Indian in North

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    Ever since Clay Oven closed its doors in the summer of 2007, Longwood has experienced a bit of a vacuum in restaurants specializing in traditional Indian cuisine. Udipi Café, a South Indian vegetarian restaurant, took over Clay Oven’s space, but meat-eaters had few to no options. So Narendra Kapoor – no stranger to the restaurant biz, having worked in kitchens in Mumbai, Belize, New York and Toronto – and his wife moved in to the fill the void. And though their Hindu faith precludes the use of beef in any of the dishes, the extensive menu has plenty of chicken, lamb, goat and seafood items to keep carnivores satisfied.

    Gateway to India’s exterior still screams Pizza Hut, but once inside, the heady scent of incense mixed with the fragrant spice of grilled meats erases any notions of personal pan pizzas. Embroidered red banquettes dominate the perfectly square, brightly lit space, while framed Indian art and valances do their part to mask those characteristic brick walls. Unfortunately, a mixture of minced lamb and turkey couldn’t mask the uncharacteristically insipid essence of the seekh kebab ($9.95). It may have been the marinade or the incompatibility of the meats, but this is one starter worth passing up. The assorted platter ($7.95) was a hit-and-miss affair of various fried vegetarian snacks, with the batata vada (spicy deep-fried potato balls) and the aloo tiki (potato and pea patties jacked with chili peppers and coriander) the best of the lot. The rest of the offerings – hard-shelled samosas, cauliflower fritters and spinach and onion pakoras – were just too dry to enjoy.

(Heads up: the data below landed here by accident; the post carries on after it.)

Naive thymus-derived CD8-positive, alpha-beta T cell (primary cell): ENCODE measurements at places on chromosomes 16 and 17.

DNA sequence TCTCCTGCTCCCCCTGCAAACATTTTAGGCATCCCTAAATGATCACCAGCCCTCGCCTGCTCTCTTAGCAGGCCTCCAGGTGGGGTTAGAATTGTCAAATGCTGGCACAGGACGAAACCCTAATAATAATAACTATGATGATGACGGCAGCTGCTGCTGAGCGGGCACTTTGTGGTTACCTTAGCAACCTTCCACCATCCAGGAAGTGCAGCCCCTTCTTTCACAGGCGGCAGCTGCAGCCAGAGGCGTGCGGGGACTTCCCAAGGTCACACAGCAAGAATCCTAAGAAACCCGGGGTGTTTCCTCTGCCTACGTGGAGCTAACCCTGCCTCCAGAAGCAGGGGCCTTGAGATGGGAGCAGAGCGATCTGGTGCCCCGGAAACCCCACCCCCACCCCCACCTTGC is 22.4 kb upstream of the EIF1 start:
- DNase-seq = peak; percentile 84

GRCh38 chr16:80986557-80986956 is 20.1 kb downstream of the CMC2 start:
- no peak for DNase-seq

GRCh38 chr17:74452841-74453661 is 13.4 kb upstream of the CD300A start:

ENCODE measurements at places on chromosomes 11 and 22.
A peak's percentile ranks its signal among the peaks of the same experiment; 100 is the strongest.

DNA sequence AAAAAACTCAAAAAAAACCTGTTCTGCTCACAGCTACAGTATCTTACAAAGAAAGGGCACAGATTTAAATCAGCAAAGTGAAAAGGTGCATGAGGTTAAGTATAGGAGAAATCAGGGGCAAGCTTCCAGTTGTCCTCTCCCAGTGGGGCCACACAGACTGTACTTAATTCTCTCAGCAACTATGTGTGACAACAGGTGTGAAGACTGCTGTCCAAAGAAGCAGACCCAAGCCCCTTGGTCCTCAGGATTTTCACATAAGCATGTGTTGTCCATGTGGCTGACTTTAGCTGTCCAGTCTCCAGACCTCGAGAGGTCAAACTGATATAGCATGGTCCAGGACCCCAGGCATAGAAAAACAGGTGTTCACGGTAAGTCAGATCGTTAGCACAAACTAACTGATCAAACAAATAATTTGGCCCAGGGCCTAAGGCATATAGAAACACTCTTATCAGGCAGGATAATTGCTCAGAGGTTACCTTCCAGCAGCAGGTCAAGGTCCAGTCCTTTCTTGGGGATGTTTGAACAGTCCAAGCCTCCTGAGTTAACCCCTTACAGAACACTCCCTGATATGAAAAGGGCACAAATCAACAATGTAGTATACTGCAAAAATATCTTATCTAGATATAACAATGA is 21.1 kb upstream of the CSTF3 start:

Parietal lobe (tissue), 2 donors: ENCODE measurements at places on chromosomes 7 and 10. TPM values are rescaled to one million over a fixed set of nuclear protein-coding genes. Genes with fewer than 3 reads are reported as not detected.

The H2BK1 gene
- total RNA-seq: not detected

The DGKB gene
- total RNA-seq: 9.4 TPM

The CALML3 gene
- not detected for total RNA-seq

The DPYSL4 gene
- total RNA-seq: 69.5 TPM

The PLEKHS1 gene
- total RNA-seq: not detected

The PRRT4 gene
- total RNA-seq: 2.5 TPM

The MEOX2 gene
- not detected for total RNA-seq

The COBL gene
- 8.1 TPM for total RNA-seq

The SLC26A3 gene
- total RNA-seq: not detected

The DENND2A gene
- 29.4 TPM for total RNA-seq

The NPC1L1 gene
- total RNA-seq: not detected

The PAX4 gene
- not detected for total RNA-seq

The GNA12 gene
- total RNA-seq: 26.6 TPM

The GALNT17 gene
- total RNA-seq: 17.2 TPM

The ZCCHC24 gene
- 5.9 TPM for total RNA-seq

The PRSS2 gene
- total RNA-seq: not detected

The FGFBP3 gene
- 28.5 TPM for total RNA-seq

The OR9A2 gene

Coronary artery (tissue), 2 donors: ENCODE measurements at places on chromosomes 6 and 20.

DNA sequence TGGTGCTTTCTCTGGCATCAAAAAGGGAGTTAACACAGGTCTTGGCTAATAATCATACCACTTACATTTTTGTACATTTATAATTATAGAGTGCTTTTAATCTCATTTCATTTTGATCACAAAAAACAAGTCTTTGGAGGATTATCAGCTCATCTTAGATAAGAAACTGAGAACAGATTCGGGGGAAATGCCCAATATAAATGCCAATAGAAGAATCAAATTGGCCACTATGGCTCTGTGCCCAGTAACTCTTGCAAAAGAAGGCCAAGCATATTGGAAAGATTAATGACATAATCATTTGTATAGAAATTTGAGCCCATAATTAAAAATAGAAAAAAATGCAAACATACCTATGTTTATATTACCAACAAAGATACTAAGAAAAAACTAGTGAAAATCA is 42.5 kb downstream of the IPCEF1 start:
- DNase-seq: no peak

Entree selection can take some deliberation, given the sheer number of mains offered, but even as warning bells sounded in my head, I ultimately decided on the ironically misspelled chicken chilly ($13.95). Diced Thai peppers and onions flavor the gelatinous sauce with morsels of chicken breast; the Indian-style Chinese dish is blisteringly hot and certainly not for diners with pusillanimous palates. If you enjoy a meal that makes your nose run and your head sweat, look no further. The dish comes with a side of black-lentil curry, which begs for a bread dip – get the bread basket ($8.95) and choose from unleavened wonders like fried poori, tandoori roti and aloo naan stuffed with seasoned potatoes. (The latter keeps well for nibbling the following day.)

    An assortment of meats in the tandoori mixed grill ($19.95) – chicken, lamb, shrimp and salmon – is served sizzling on a hot plate and dressed with onions and green peppers. Apart from wondrously moist and garlicky chicken tikka and deeply marinated tandoori chicken, none of the other meats impressed me. Cubes of lamb boti kebab were dry and chewy; the shrimp was hard; and the salmon fillet, though flaky, had a bitter aftertaste.